|Heatherwood and Wexham Park Hospitals NHS Foundation Trust|
|Location||Ascot, Berkshire, England, United Kingdom|
|Care system||Public NHS|
|Hospital type||District General|
|Emergency department||No. Has Minor Injuries Unit.|
|Lists||Hospitals in England|
The hospital was opened in 1922 for the United Services Fund and later taken over by the London County Council giving priority to children of ex-servicemen from London. After formation of the National Health Service it became a general hospital serving the new town of Bracknell. Frimley Park NHS Foundation Trust acquired Heatherwood and Wexham Park Hospitals NHS Foundation Trust in October 2014 to form Frimley Health.
Originally a Victorian country residence built in 1876, possibly for the Farrar family (whose motto 'Ferre va Ferme' appears over the front door), Heatherfield as it was then known was in the ownership of the Ponsonby family between 1881 and 1891, when the Hon. Ashley Ponsonby, a Justice of the Peace and cousin of Sir Henry Ponsonby, Equerry to Queen Victoria, and his family had their country seat there.
In 1891 the gardener, Richard Saunders, lived at the Lodge, while the coachman, Cornelius Banister, lived at the Stables (now demolished).
The New York Times reported that on 28 January 1891, Claude Ashley Charles Ponsonby, Ashley's son, married Miss Haller Gross Horwitz of Baltimore in the USA at All Saints church in Ascot. Claude's brother Eustace was the best man. The paper reported that the church was "crowded with representatives of a number of the most aristocratic English families and was handsomely decorated with palms and lilies of the valley". After the wedding, the bride's mother Mrs Horwitz "...gave a dejeuner at Heatherfield, which was largely attended".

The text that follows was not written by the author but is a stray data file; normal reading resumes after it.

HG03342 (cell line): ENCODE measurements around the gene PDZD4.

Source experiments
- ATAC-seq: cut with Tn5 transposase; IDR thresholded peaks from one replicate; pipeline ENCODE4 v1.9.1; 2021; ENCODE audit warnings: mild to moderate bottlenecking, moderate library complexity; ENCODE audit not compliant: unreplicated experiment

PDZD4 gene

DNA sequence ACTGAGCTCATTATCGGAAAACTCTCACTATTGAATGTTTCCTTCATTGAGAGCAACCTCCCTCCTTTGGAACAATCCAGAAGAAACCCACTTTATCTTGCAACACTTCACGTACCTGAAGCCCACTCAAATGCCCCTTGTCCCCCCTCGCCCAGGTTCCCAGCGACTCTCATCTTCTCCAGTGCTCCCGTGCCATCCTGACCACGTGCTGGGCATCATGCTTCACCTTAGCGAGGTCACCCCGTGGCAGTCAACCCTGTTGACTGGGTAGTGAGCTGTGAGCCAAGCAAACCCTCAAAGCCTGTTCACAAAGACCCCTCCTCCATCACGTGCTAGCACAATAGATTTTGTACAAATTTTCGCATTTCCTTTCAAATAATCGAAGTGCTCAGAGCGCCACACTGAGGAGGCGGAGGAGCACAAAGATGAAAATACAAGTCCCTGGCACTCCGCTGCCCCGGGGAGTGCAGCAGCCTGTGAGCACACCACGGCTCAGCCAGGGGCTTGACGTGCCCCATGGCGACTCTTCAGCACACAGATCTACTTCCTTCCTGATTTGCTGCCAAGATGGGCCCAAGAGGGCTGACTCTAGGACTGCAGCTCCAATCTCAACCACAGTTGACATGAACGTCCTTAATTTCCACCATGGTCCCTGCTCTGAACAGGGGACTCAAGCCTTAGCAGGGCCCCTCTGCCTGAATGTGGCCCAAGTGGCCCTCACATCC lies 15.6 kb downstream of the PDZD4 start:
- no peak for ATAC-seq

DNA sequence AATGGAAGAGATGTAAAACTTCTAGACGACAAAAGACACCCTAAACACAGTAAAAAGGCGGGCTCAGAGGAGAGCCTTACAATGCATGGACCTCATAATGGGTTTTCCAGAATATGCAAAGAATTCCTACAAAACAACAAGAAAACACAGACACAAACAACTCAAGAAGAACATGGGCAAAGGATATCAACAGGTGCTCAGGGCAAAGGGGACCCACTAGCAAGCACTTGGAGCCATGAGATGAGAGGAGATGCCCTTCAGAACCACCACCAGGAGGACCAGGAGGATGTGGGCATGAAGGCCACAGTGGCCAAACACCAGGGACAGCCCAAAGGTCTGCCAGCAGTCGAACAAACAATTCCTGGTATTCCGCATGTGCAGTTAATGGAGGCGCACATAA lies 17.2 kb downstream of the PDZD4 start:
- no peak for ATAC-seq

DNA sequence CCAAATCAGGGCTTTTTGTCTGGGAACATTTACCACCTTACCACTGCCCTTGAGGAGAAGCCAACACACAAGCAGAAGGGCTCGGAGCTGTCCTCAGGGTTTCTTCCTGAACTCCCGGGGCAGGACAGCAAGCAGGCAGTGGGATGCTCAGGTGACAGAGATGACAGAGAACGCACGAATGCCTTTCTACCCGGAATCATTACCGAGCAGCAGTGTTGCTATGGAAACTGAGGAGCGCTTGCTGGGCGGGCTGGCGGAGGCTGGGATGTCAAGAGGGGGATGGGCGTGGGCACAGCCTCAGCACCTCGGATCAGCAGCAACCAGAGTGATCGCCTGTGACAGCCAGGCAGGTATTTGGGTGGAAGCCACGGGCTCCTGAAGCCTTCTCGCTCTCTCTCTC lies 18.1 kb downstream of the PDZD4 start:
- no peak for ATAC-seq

By 1900 the estate was known as Heatherwood and had been acquired by Sir Thomas Lucas, Bart., who was described as "of 12a Kensington Palace-gardens, and Heatherwood, Ascot...." in a notice of his forthcoming marriage in the Times. Sir Thomas was the son of Thomas Lucas who, with his elder brother Charles Thomas, founded Lucas Brothers, Builders. The brothers' prestigious list of building contracts in London includes the Royal Albert Hall, Covent Garden Opera House and Alexandra Palace.
The estate was offered for sale at auction by Messers Chancellor and Sons in 1906, but failed to find a purchaser.
There is a Bronze Age barrow at Heatherwood, indicating there has been human occupation on the site for thousands of years.
First use as a hospital
The house and estate was eventually acquired (possibly in 1919 when the estate was offered for sale at auction but more likely in 1920 when it was sold by private treaty by Hamptons) by the United Services Fund and converted to a hospital for the children of ex-servicemen from the 1914-1918 war, specialising in the treatment of children suffering from surgical tuberculosis and other orthopaedic diseases. Patients were admitted from 1922 and the new hospital was officially opened by the Duke of Connaught in May 1923. The house itself, recently converted to private apartments, was at that time used as a nurses home.
The first consulting surgeon was Sir Henry Gauvain.
- New York Times, January 29, 1891
- The Times, Marriages, 27 October 1900
- The Times, The Estate Market, 1906
- The Times, 21 November 1919
- The Times, The Estate Market, 4 February 1920
- "Filming locations for Carry on Matron". IMDB. Retrieved 19 December 2010.